Record of Employment Doesn’t Have to Be a Pain
Because the ROE is a mandatory form required by the government after an employee experiences an interruption of earnings, payroll and HR practitioners must properly navigate the complexity of the ROE form to ensure that they are remaining compliant. Practitioners are legislatively required to issue the ROE five days after the employee’s final pay period. The Government of Canada states that the ROE is “the single most important document used by employees in establishing a claim for Employment Insurance (EI) benefits.” Despite the importance placed on this form, the Canadian Payroll Association’s 2014 Member Census revealed that the ROE remains a pain point for many payroll practitioners who are struggling to keep abreast of changing and complex federal and provincial legislation and growing workload demands.
“Employers should be aware how the changing regulatory landscape and changing employee circumstances place operational challenges on payroll and HR pertaining to special payments and the ROE,” said Janet Spence, Manager of Compliance Services and Programs at the Canadian Payroll Association. “It is in the best interest of employers to encourage their payroll and HR staff to continue their professional development on these topics to ensure ongoing compliance.”
The CPA’s Special Payments & Completing the ROE seminar is one of more than 20 different topics covered by the Association’sProfessional Development Seminars. These seminars, available across Canada for members and non-members in payroll, accounting, finance and human resources, provide vital knowledge to support payroll compliance. For a complete listing of seminar dates and for more information on the Canadian Payroll Association’s Professional Development Seminars, Certification Programs and Benefits of Membership, visit payroll.ca / paie.ca.
About the Canadian Payroll Association:
Canada’s 1.5 million employers rely on payroll practitioners to ensure the timely and accurate annual payment of $901 billion in wages and taxable benefits, $305 billion in statutory remittances to the federal and provincial governments, and $169 billion in health and retirement benefits, while complying with more than 200 federal and provincial regulatory requirements. Since 1978, the Canadian Payroll Association has annually influenced the payroll compliance practices and processes of over 500,000 organizational payrolls. As the authoritative source of Canadian payroll compliance knowledge, the Canadian Payroll Association promotes payroll compliance through education and advocacy.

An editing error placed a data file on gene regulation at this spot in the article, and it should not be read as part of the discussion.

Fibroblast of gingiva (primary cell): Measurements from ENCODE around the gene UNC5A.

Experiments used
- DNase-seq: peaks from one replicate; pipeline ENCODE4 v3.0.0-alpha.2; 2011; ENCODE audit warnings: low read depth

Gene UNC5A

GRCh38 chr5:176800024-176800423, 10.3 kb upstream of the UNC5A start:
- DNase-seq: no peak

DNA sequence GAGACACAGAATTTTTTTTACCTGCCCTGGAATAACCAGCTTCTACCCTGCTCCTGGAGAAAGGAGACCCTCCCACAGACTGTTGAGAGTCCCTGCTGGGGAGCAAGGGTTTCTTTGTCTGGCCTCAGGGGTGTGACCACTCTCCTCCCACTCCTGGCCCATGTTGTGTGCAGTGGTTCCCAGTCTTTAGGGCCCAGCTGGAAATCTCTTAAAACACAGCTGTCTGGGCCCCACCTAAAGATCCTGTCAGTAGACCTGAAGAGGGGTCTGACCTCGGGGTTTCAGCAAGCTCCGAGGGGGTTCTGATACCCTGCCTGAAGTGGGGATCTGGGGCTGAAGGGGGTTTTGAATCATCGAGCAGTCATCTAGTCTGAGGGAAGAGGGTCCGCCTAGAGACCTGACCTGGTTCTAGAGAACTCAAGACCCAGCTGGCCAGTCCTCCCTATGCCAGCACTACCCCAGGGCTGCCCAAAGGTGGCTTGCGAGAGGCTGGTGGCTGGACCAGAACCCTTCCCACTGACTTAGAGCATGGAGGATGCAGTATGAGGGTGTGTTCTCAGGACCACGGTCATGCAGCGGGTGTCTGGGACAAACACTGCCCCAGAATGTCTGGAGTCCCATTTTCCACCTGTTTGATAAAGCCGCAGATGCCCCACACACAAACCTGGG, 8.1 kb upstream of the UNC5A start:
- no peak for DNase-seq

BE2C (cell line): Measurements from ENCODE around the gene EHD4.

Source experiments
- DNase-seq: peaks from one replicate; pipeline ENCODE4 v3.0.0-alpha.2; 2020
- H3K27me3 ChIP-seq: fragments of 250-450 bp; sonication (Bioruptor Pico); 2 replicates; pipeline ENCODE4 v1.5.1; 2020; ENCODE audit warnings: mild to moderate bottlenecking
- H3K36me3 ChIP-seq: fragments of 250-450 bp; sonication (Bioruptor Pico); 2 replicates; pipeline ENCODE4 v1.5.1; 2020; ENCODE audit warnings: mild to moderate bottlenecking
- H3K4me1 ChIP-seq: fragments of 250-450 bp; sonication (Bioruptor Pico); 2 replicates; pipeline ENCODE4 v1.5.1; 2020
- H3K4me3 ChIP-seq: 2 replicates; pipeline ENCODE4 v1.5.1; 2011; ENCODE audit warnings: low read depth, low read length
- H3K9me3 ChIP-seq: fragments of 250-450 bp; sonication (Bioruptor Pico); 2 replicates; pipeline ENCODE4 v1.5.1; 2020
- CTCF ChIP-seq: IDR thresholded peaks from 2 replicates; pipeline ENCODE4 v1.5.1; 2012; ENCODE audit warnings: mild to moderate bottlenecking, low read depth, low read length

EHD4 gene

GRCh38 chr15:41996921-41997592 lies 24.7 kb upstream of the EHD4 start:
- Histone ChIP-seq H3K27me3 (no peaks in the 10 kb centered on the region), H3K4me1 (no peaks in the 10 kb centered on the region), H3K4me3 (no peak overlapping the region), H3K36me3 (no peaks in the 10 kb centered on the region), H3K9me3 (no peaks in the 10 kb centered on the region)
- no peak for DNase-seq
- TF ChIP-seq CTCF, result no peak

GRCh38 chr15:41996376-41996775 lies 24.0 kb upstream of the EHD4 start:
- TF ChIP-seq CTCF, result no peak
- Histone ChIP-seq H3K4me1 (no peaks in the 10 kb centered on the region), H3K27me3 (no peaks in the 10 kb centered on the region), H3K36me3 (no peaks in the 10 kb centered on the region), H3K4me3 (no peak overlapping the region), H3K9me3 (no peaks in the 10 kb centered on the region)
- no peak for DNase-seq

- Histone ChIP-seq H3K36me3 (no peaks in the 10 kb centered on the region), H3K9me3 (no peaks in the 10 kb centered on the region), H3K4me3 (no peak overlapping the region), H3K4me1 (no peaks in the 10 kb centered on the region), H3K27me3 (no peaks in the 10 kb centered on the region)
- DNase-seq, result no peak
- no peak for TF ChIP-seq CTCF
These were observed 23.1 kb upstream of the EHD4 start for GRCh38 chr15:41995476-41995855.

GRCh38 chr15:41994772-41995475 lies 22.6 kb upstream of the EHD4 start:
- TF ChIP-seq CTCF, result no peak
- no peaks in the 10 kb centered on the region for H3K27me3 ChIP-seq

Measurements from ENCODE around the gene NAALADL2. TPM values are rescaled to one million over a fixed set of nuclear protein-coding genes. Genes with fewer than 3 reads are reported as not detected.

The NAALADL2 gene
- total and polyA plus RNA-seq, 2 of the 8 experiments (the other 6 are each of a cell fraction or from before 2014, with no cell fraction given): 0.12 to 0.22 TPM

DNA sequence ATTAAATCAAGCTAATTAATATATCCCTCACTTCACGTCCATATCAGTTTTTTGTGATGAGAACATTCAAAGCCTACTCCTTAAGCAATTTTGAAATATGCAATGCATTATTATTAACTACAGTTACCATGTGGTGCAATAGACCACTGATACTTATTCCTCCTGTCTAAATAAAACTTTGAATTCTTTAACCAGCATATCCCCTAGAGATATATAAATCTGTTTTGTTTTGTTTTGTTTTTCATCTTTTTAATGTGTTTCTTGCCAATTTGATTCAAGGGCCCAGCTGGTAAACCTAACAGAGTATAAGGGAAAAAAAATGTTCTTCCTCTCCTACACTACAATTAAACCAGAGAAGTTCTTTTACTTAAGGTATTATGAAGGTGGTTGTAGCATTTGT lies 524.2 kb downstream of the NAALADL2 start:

SOURCE Canadian Payroll Association
Two new directors were elected to the Industrial Alliance Insurance and Financial Services Inc. board of directors during the company’s annual meeting held today at the Quebec City Convention Centre. They are Agathe Côté and Louis Têtu.
Agathe Côté was Deputy Governor of the Bank of Canada from July 2010 until her retirement in January 2016. As a member of the Governing Council, she shared responsibility for decisions with respect to monetary policy and financial system stability, and for setting the institution’s strategic direction. An economist by training, Ms. Côté had previously held a series of management positions with the Bank of Canada.
Louis Têtu is president, chief executive officer and a member of the board of directors of Coveo Solutions Inc., an intelligent search applications company. He co-founded Taleo Corporation, which was acquired by Oracle in 2012, and held the position of chief executive officer and chairman of the board of directors from the company’s inception in 1999 through 2007. Mr. Têtu also served on the board of directors of l’Entraide Assurance‑vie, a mutual insurance company, from 1998 to 2009, when it was acquired by Union Life, a mutual insurance company.
At the same time, L.G. Serge Gadbois and Jim Pantelidis will be stepping down in accordance with the company’s retirement age policy for board members.
Industrial Alliance’s board of directors is chaired by John LeBoutillier and is made up of 14 members. Its composition is as follows:
- Shareholders’ directors: Jocelyne Bourgon, Pierre Brodeur, Yvon Charest, Denyse Chicoyne, Michael Hanley, John LeBoutillier,Jacques Martin, Francis P. McGuire and Mary C. Ritchie
- Policyholders’ directors: Robert Coallier, Agathe Côté, Claude Lamoureux, Danielle G. Morin and Louis Têtu
The proportion of women directors on the Industrial Alliance board has been greater than 20% for many years. Currently, women account for 36% of the board’s membership.
About iA Financial Group
Founded in 1892, iA Financial Group offers life and health insurance products, mutual and segregated funds, savings and retirement plans, RRSPs, securities, auto and home insurance, mortgages and car loans and other financial products and services for both individuals and groups. It is one of the four largest life and health insurance companies in Canada and among the largest publicly traded companies in the country. iA Financial Group stock is listed on the Toronto Stock Exchange under the ticker symbol IAG.
SOURCE Industrial Alliance Insurance and Financial Services Inc.